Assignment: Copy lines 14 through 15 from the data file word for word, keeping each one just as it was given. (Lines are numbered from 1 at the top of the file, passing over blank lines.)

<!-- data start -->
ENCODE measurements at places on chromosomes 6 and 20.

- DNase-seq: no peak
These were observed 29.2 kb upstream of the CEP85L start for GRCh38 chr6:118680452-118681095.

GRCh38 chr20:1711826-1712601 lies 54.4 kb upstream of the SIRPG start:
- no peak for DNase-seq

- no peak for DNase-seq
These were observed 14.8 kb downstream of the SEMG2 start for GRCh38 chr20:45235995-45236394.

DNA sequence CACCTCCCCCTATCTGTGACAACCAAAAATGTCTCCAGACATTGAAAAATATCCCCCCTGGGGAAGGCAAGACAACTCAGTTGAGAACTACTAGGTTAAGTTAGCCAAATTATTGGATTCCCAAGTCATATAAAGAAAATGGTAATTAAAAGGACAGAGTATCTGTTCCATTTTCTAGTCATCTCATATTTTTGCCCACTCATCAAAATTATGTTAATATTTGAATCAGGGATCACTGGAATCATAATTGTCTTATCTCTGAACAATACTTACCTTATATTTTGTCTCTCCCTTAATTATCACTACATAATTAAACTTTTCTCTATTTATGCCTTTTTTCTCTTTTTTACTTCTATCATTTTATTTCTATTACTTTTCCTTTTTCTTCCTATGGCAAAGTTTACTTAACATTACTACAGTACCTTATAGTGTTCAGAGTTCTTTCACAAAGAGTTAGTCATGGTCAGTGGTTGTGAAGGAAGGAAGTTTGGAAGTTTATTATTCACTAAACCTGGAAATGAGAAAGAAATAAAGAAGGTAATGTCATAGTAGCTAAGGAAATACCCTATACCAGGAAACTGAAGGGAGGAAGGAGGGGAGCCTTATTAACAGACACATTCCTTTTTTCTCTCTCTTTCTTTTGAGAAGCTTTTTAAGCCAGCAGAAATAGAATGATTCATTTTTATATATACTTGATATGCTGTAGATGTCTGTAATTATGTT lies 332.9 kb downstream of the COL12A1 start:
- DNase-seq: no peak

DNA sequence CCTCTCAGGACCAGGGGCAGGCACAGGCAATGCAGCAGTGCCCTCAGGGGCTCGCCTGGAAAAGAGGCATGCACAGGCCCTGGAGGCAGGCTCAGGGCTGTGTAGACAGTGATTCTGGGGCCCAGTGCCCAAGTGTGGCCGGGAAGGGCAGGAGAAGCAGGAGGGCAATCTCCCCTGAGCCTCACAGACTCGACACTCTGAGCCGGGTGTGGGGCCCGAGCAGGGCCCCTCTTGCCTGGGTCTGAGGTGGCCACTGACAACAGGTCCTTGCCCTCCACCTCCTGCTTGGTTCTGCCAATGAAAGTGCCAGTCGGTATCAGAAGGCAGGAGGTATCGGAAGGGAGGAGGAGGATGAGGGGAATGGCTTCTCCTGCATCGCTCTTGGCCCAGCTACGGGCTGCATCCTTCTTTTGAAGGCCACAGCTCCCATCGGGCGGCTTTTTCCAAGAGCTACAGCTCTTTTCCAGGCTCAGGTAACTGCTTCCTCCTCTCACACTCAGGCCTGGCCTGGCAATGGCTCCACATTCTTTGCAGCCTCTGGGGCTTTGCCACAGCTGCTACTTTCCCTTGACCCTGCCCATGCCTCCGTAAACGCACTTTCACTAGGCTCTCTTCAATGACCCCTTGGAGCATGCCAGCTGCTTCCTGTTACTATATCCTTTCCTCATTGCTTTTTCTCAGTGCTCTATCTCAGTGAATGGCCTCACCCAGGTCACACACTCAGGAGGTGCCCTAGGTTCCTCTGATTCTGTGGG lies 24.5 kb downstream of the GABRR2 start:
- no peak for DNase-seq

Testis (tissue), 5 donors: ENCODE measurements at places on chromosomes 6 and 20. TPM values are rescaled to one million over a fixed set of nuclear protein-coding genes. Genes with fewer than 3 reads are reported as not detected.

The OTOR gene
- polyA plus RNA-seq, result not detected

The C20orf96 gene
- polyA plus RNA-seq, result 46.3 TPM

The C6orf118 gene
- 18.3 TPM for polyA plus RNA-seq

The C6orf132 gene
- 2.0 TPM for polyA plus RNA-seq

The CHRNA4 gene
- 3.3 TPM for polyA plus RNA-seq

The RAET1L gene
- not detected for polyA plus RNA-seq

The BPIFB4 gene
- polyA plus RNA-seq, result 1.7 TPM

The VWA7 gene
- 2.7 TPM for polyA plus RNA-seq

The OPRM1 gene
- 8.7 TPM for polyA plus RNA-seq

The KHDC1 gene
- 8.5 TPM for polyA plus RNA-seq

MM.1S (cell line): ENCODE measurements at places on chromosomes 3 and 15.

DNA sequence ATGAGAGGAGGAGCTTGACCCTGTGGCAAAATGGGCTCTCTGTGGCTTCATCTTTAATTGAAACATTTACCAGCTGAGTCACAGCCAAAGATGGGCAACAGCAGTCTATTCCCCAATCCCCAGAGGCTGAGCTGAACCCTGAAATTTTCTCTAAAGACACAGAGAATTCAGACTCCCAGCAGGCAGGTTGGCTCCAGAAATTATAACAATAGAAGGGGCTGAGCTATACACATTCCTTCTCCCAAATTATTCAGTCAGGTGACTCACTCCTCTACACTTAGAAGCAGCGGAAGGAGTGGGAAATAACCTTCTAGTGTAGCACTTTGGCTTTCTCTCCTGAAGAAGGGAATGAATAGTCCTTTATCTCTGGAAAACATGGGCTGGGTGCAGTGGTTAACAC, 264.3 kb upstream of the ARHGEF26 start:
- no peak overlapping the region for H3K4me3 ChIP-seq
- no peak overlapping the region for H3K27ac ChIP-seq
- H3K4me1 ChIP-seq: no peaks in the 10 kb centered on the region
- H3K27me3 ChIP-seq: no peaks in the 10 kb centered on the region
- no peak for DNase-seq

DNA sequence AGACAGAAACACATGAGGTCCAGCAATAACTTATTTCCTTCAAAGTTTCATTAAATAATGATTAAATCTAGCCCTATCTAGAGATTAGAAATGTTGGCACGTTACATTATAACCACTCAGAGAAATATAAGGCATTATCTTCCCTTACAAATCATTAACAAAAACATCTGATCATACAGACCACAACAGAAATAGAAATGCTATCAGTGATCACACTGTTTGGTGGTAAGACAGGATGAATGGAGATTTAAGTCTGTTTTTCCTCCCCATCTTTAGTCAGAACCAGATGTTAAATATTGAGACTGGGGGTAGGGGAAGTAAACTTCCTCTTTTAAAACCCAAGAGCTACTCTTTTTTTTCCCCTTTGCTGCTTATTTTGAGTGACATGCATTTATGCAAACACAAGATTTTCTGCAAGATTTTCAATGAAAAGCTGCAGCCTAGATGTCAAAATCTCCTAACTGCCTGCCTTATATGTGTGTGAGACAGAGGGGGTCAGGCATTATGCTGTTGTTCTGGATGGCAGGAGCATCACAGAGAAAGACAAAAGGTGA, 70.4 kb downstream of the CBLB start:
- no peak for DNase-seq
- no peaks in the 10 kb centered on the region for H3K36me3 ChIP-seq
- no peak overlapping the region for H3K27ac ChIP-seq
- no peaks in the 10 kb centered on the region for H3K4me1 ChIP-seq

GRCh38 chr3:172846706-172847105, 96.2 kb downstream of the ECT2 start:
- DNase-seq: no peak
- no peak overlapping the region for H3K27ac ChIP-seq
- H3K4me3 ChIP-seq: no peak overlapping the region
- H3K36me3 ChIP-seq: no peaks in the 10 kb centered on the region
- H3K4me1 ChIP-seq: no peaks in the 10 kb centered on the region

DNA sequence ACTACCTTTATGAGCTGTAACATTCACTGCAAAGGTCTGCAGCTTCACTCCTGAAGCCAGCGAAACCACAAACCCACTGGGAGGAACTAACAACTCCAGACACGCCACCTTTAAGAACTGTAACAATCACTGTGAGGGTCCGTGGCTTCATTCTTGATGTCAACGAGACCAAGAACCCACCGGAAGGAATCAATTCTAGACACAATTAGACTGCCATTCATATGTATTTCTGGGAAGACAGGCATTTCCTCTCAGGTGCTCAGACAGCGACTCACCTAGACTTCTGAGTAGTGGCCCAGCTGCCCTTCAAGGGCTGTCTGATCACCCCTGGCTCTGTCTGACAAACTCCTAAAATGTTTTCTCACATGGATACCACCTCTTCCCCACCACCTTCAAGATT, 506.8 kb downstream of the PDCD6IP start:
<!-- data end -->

- polyA plus RNA-seq, result not detected

The C20orf96 gene